back to article Privacy watchdog to probe Oz gov's right to release personal info 'to correct the record'

The Office of the Australian Information Commissioner is investigating whether it's acceptable for an Australian government department to release personal data when seeking to correct the public record when clients recount their interactions with government agencies. The office has told The Register it's “making inquiries with …

  1. druck Silver badge

    Twitter yee not

    If you have an issue with a government department and handle it via their complaints procedure, everything is kept private. If you make a public complaint and issue inaccurate statements, the government has every right to respond with the correct data.

    1. Paul Renault

      Re: Twitter yee not

      "If you make a public complaint and issue inaccurate statements, the government has every right to respond with the correct data."

      Have you never. in your entire life, ever made a mistake, or have undergone a mental crisis? Or lived with people who would have beaten/disowned/whatever you, if the truth had come out?

      1. druck Silver badge

        Re: Twitter yee not

        @Paul Renault: If you are worried about the truth coming out, don't bullshit the government on the internet.

  2. GrumpyOldBloke

    > all those other projects rely on public, trust and public acceptance of promises the government makes about protecting client confidentiality

    No they don't. It is pretty much impossible to exist in the free West without interacting with government or its agents. Such interactions are either mandatory, backed by penalties or require you to accept onerous terms and conditions - including the right to share information. It's the demographics - we have another 20 or 30 years of this crap.

  3. Anonymous Coward
    Anonymous Coward

    It didn't have to happen this way...

    The record could have been publically corrected without the sharing or publication of one single bit of private data.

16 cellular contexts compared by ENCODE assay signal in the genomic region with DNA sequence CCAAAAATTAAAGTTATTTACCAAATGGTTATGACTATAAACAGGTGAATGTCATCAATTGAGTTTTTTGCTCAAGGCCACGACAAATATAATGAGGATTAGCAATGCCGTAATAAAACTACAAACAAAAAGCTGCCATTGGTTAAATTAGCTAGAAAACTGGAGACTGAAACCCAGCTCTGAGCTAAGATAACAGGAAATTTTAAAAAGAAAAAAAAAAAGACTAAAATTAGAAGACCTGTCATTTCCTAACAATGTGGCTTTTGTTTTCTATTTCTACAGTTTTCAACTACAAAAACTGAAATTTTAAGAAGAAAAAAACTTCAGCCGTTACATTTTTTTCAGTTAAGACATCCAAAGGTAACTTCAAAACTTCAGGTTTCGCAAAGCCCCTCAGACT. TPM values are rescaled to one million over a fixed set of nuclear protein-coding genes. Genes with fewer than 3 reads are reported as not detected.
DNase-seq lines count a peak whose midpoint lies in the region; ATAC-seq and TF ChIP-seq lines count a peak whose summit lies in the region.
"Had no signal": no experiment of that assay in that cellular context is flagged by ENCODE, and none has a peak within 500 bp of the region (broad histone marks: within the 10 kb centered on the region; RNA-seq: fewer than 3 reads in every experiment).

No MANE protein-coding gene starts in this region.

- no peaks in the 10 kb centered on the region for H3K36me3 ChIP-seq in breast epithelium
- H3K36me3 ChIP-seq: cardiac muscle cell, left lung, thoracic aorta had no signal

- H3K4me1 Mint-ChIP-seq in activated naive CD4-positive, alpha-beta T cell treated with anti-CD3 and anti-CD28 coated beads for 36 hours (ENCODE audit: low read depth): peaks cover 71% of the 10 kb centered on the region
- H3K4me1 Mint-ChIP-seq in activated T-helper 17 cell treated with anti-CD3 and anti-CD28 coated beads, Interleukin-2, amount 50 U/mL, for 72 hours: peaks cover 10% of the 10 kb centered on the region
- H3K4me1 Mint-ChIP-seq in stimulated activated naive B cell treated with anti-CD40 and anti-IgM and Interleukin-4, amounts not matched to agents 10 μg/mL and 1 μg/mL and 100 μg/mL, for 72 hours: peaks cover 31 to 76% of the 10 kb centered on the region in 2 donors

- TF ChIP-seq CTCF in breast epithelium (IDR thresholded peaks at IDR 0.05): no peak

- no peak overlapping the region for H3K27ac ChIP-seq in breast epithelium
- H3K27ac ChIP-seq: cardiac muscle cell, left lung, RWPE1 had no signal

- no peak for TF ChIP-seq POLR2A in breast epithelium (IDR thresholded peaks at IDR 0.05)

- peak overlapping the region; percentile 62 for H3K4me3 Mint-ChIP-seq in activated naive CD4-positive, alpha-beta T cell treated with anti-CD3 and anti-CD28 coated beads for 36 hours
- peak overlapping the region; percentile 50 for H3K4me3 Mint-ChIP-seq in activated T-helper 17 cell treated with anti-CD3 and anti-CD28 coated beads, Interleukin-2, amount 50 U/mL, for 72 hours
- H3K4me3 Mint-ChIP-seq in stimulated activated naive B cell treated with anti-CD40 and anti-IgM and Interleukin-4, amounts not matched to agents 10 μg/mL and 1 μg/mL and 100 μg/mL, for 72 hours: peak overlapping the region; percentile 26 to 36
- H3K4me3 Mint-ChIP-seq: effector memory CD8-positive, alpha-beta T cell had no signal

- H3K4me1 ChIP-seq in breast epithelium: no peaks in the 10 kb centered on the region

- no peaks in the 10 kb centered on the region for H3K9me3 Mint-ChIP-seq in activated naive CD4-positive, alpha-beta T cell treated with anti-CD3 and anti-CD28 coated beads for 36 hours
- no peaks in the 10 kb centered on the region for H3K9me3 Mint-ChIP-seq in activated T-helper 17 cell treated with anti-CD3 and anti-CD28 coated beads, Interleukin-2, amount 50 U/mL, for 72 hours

"The situation, as characterised by Ms Fox, is factually inaccurate as the debt being pursued is the result of matters unrelated to her relationship with her former spouse as stated in her blog.

    We will be happy to discuss the matter in detail with Ms Fox - and have attempted to make contact on several occasions.

    After being appraised of the facts of her debt Ms Fox may be minded to correct her public statements. Until this time, privacy constraints prevent us from releasing any more detail on the matter.

    The Secretary and the Minister have been briefed and are happy that this particular case does not represent an instance of misattribution of debt.

    The Commonwealth Ombudsman is available, should Ms Fox feel that her complaints have not been properly addressed."

    or something like that. Agencies should not publish one bit of data more than is necessary to their normal operations.

  4. NBNnigel

    It's worse than the 'privacy expert' thinks...

    Actually reading section 202 of the SS Act, there's a nice little note right at the bottom: "In addition to the requirements of this section, information disclosed under this section must be dealt with in accordance with the Australian Privacy Principles." The APPs are part of the Privacy Act. So in this case, it looks like the SS Act is subordinate to the Privacy Act (not the other way around as suggested by the quoted privacy expert).

    2 years jail, strict liability offence.

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